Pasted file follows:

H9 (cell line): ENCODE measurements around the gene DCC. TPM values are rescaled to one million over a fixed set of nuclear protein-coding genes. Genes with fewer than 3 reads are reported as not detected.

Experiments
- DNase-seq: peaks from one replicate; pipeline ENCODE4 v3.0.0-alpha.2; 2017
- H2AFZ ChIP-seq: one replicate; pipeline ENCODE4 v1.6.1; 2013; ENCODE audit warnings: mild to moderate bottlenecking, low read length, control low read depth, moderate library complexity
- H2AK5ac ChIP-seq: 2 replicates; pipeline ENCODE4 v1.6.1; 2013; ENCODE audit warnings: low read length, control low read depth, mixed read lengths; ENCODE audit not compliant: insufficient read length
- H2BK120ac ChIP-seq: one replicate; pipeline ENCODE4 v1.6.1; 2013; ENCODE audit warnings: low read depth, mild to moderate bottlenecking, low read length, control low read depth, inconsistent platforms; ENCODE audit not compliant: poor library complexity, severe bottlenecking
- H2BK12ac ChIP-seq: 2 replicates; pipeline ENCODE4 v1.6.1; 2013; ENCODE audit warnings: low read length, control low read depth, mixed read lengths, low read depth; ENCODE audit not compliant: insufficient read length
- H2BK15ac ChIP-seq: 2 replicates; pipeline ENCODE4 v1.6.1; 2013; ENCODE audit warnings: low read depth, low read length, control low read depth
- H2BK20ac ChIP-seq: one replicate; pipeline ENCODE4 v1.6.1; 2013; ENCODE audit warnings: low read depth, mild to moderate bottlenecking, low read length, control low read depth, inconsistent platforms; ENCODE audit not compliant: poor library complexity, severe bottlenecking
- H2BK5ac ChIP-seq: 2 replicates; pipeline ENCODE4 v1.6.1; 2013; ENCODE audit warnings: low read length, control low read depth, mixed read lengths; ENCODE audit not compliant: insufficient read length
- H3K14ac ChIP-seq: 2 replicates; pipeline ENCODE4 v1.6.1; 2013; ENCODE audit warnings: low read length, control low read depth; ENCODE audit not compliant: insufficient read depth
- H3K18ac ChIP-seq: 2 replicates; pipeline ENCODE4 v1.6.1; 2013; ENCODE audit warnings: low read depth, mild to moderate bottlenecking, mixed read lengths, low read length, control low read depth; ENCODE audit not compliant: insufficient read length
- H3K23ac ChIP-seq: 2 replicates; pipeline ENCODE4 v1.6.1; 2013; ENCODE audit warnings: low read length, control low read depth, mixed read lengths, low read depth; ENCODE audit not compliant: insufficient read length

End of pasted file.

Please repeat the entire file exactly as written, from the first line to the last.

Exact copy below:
H9 (cell line): ENCODE measurements around the gene DCC. TPM values are rescaled to one million over a fixed set of nuclear protein-coding genes. Genes with fewer than 3 reads are reported as not detected.

Experiments
- DNase-seq: peaks from one replicate; pipeline ENCODE4 v3.0.0-alpha.2; 2017
- H2AFZ ChIP-seq: one replicate; pipeline ENCODE4 v1.6.1; 2013; ENCODE audit warnings: mild to moderate bottlenecking, low read length, control low read depth, moderate library complexity
- H2AK5ac ChIP-seq: 2 replicates; pipeline ENCODE4 v1.6.1; 2013; ENCODE audit warnings: low read length, control low read depth, mixed read lengths; ENCODE audit not compliant: insufficient read length
- H2BK120ac ChIP-seq: one replicate; pipeline ENCODE4 v1.6.1; 2013; ENCODE audit warnings: low read depth, mild to moderate bottlenecking, low read length, control low read depth, inconsistent platforms; ENCODE audit not compliant: poor library complexity, severe bottlenecking
- H2BK12ac ChIP-seq: 2 replicates; pipeline ENCODE4 v1.6.1; 2013; ENCODE audit warnings: low read length, control low read depth, mixed read lengths, low read depth; ENCODE audit not compliant: insufficient read length
- H2BK15ac ChIP-seq: 2 replicates; pipeline ENCODE4 v1.6.1; 2013; ENCODE audit warnings: low read depth, low read length, control low read depth
- H2BK20ac ChIP-seq: one replicate; pipeline ENCODE4 v1.6.1; 2013; ENCODE audit warnings: low read depth, mild to moderate bottlenecking, low read length, control low read depth, inconsistent platforms; ENCODE audit not compliant: poor library complexity, severe bottlenecking
- H2BK5ac ChIP-seq: 2 replicates; pipeline ENCODE4 v1.6.1; 2013; ENCODE audit warnings: low read length, control low read depth, mixed read lengths; ENCODE audit not compliant: insufficient read length
- H3K14ac ChIP-seq: 2 replicates; pipeline ENCODE4 v1.6.1; 2013; ENCODE audit warnings: low read length, control low read depth; ENCODE audit not compliant: insufficient read depth
- H3K18ac ChIP-seq: 2 replicates; pipeline ENCODE4 v1.6.1; 2013; ENCODE audit warnings: low read depth, mild to moderate bottlenecking, mixed read lengths, low read length, control low read depth; ENCODE audit not compliant: insufficient read length
- H3K23ac ChIP-seq: 2 replicates; pipeline ENCODE4 v1.6.1; 2013; ENCODE audit warnings: low read length, control low read depth, mixed read lengths, low read depth; ENCODE audit not compliant: insufficient read length